Even though summer doesn’t technically end til September 23rd, I’ve always felt like Labor Day marks the end of summer. While fall is my preferred season, I wanted to sweetly send off summer and also pay homage to one of my favorite summer films—Daughters of the Dust.
Daughters of the Dust chronicles the Peazants, a Gullah family with roots on the South Carolina Sea Islands. The Gullah people are descendents of enslaved Africans brought to the Lowcountry region to produce rice, indigo, cotton and other resources. Julie Dash, director of the film, does a beautiful job of weaving in the varied experiences around memory, tradition, and hope for a family healing from the legacy of slavery.
One of my favorite scenes in the film is when the Peazant women come together to make a meal in preparation for some of the family’s departure. It is the definition of conjured cravings. Each of the Peazant women put loving care into making dishes that not only feed the body, but also the soul.
Drawing inspiration from the Gullah heritage, I decided to make a dish that incorporates Lowcountry staples such as shrimp and okra. Shrimp and okra are traditionally used together in Gullah cuisine to make gumbo. The word gumbo actually derives from Niger-Congo languages that refer to okra as ki ngombo or quingombo.
If you would have told me ten years ago that I’d willingly make a dish with okra in it, I would have laughed in your face. Admittedly, I was never the biggest fan of the vegetable. However, time and more experience cooking with it has made me a believer. I’ve not only grown to appreciate the taste, but I’ve also grown to appreciate the connection it creates to the loved ones that came before me.
A mentor of mine once explained the importance of inner rootwork. Inner rootwork emphasizes the importance of taking care of the internal self and becoming in tune with it so you can best understand what is needed to thrive. In many African Traditional Religions (ATRs), it is common to see the concept of your body as an extension of your ancestors. They not only walk with you spiritually, but you can also be the reincarnation of a passed loved one in some cases. Therefore, the food you put into your body often serves a higher purpose.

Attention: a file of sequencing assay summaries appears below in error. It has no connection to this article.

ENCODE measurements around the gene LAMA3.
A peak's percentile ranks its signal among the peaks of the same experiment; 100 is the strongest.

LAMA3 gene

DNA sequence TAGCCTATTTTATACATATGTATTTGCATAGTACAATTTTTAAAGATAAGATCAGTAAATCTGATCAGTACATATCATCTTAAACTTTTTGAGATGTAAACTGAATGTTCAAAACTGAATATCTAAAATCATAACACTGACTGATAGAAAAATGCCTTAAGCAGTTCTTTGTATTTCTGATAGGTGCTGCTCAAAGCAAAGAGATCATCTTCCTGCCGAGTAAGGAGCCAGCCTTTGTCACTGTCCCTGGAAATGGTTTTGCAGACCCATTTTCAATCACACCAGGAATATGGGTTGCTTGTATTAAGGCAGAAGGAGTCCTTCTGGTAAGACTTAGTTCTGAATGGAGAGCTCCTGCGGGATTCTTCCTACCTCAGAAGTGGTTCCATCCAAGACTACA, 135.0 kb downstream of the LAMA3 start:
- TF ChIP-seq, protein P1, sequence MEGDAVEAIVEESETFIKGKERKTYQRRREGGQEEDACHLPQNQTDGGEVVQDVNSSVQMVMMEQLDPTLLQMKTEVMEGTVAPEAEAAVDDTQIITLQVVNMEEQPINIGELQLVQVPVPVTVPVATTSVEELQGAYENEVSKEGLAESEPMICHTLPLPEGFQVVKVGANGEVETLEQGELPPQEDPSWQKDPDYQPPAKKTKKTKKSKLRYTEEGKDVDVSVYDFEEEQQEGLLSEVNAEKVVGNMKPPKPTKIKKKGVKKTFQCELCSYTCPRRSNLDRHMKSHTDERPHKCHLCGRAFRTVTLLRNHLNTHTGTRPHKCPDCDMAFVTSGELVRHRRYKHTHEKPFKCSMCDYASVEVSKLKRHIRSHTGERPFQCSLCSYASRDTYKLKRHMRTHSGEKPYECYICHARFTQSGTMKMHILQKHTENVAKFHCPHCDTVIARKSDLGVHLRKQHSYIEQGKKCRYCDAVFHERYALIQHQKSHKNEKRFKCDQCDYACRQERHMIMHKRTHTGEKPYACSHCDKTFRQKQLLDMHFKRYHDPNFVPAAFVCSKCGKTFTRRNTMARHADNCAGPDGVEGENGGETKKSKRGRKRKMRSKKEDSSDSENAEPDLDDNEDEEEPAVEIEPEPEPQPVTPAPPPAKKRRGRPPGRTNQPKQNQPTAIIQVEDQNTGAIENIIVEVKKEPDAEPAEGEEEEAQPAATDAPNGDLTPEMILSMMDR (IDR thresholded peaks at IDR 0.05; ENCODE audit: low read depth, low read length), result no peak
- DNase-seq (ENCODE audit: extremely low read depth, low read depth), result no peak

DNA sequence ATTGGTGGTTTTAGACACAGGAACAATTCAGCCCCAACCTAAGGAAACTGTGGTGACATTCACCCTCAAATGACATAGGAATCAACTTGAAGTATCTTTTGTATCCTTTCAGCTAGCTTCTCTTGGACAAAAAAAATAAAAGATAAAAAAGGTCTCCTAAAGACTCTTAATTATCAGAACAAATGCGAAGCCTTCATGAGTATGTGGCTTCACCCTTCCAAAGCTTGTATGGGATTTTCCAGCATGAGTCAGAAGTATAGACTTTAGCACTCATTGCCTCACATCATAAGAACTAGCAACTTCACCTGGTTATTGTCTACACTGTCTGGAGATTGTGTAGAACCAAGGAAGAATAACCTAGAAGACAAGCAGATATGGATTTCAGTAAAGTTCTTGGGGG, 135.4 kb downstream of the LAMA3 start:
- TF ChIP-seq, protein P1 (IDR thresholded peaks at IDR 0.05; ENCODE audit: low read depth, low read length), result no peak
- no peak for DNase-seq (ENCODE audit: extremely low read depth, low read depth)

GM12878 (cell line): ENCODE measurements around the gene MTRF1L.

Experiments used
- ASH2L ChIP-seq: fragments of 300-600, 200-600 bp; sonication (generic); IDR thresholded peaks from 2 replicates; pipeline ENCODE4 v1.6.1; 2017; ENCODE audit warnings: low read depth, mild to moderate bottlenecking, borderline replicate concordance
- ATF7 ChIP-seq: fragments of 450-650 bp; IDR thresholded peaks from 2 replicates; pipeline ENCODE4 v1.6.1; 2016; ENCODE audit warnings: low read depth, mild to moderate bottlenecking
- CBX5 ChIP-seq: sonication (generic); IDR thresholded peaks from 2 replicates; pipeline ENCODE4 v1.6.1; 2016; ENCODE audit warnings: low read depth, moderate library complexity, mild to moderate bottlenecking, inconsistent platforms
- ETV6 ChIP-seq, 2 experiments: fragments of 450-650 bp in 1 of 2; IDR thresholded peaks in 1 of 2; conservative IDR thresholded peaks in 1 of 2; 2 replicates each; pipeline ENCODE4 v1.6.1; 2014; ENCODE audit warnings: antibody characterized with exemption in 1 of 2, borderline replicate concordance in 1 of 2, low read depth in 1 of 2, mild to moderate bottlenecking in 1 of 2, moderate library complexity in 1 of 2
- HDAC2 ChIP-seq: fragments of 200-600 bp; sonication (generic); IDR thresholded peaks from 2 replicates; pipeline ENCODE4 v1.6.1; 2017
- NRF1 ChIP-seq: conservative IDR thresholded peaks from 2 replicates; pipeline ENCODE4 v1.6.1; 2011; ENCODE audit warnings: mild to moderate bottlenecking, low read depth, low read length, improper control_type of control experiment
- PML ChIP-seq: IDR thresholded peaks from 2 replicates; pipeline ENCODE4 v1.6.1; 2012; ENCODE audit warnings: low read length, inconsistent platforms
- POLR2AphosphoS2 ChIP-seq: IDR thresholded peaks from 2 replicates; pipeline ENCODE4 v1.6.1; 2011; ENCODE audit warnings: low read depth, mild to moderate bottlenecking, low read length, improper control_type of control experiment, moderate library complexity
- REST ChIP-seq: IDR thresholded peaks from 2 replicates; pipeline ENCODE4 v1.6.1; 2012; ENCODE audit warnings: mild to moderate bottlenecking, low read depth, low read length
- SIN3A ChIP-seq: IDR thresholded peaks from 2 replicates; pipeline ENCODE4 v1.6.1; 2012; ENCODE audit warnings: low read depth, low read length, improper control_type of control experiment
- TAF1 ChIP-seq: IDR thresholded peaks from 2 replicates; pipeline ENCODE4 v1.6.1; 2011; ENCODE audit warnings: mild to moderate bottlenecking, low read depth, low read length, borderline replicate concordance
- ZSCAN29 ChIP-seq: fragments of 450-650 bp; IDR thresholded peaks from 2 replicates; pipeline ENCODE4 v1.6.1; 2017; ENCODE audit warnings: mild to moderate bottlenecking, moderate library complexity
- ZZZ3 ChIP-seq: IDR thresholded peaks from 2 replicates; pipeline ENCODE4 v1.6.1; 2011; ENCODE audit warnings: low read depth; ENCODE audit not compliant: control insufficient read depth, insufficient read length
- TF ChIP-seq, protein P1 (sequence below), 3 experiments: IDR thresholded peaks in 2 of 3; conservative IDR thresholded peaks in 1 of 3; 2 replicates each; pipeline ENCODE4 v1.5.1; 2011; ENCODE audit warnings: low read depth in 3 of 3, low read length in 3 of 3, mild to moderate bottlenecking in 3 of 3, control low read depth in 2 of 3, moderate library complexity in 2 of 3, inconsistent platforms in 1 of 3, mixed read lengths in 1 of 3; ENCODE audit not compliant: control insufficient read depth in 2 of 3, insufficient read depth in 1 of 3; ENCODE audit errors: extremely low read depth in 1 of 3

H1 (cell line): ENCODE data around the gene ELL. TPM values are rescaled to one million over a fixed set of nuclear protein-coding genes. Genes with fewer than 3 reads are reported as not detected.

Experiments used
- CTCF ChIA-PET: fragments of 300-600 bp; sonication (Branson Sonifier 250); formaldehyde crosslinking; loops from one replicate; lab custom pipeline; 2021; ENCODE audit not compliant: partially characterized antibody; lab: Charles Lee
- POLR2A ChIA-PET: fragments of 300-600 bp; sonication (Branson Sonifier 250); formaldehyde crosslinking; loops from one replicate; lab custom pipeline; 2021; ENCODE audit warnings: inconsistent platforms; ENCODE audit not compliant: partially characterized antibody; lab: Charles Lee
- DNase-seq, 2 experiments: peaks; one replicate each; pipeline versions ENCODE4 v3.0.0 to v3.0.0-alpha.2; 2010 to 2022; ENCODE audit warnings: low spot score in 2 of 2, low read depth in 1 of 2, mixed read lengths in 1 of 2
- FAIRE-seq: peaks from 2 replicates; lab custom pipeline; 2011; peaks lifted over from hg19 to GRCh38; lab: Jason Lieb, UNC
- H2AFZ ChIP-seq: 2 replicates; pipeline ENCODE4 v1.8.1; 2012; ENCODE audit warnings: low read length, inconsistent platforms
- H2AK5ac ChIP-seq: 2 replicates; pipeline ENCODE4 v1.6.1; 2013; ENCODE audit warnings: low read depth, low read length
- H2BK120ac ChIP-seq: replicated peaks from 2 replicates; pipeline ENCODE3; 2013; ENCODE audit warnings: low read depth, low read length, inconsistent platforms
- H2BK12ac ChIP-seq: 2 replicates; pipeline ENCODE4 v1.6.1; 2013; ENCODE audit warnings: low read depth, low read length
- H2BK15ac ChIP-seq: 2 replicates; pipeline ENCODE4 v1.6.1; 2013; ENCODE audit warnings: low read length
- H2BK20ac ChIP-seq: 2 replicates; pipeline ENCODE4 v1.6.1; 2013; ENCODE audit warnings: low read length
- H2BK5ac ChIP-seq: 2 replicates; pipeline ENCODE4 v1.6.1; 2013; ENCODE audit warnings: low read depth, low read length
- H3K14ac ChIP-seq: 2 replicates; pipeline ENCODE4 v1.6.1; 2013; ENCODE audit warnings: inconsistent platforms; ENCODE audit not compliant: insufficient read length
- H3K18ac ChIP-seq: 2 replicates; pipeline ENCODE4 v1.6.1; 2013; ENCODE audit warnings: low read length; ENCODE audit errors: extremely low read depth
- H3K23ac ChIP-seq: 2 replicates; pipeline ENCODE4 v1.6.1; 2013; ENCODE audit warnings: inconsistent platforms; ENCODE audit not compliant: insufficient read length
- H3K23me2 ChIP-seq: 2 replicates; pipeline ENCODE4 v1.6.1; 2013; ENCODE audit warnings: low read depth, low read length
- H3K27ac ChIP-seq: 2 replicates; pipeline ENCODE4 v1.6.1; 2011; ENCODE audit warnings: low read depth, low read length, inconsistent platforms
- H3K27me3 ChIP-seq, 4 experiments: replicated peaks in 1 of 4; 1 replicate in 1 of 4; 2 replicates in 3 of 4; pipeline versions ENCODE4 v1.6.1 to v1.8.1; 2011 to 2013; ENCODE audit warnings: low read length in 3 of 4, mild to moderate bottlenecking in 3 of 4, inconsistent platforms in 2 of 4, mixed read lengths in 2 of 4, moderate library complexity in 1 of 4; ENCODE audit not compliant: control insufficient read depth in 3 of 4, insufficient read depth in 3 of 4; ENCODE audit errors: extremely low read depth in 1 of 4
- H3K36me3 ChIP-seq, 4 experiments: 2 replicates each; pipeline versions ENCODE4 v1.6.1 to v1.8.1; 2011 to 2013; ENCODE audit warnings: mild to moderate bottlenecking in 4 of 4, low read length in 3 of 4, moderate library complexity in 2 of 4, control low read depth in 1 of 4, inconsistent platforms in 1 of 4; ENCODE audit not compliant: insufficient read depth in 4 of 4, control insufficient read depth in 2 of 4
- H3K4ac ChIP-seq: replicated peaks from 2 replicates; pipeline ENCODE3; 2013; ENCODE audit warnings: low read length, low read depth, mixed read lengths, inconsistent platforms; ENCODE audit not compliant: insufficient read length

So when we think about food and the act of eating, that’s a type of ancestral ritual. In any given meal, you can be fulfilling cravings for someone that has passed on or simply honoring the meals born out of love and survival in your family and community.
Daughters of the Dust illustrates that practice beautifully. The Peazant family conjure one last supper that embodies their ancestors that settled into the Gullah region by incorporating ancestral food staples such as okra and rice. They also emphasize the importance of community. By bringing together loved ones and sharing the resources present to make a delicious meal, the Peazants set an intention to not only honor the past but also to invoke blessings for the future. This is a practice that I think everyone could benefit from.
Skillet Shrimp and Okra
1 cup vinegar
High-heat vegetable oil (e.g. sesame, avocado or grapeseed)
1 ½ lbs. okra, sliced
1 lb. peeled, deveined shrimp
3-4 cloves of garlic, minced
1 tsp. ginger, minced
½ cup diced yellow onion
1 ½ tsp. seasoning salt (Old Bay or any Creole seasoning)
1 tsp. red chile flakes
Salt and fresh ground black pepper, to taste
2-3 tbsp. chopped parsley
1 tbsp. chopped lemon thyme
2 medium-large tomatoes, diced
Prep Time: 30 minutes
Cook Time: 15 minutes
Total Time: 45 minutes
Yield: 4-6 servings
The key to not having slimy okra is twofold: picking the right okra and doing a little prep work before cooking.
Look for okra that is a rich green, free of brown spots and firm. Good okra has a nice snap to it.
Once you have some nice okra to take home, the next step is to prep it for cooking. An old Southern trick is to soak the okra in vinegar before cooking. It helps cut down on the slime.
Add the cup of vinegar to a bowl of okra and swish around. Let sit for 30 minutes. I usually use this time to chop and prep the other ingredients.
After the okra has soaked, rinse the okra under water and pat dry. Chop the okra into ½ inch slices and set aside.
Heat a skillet over medium-high heat and add enough oil to cover the bottom of the pan. Add the okra and cook until it starts to brown. You may need to add a bit more oil if the okra is sticking to the pan.
Once there is some browning, add the shrimp, garlic, ginger, onion and spices. Cook until the onions have softened a bit (about 2-3 minutes). Then add the tomatoes and herbs and cook a few more minutes until the shrimp is cooked through.
I decided to meal prep this dish and serve it with black rice and dandelion greens.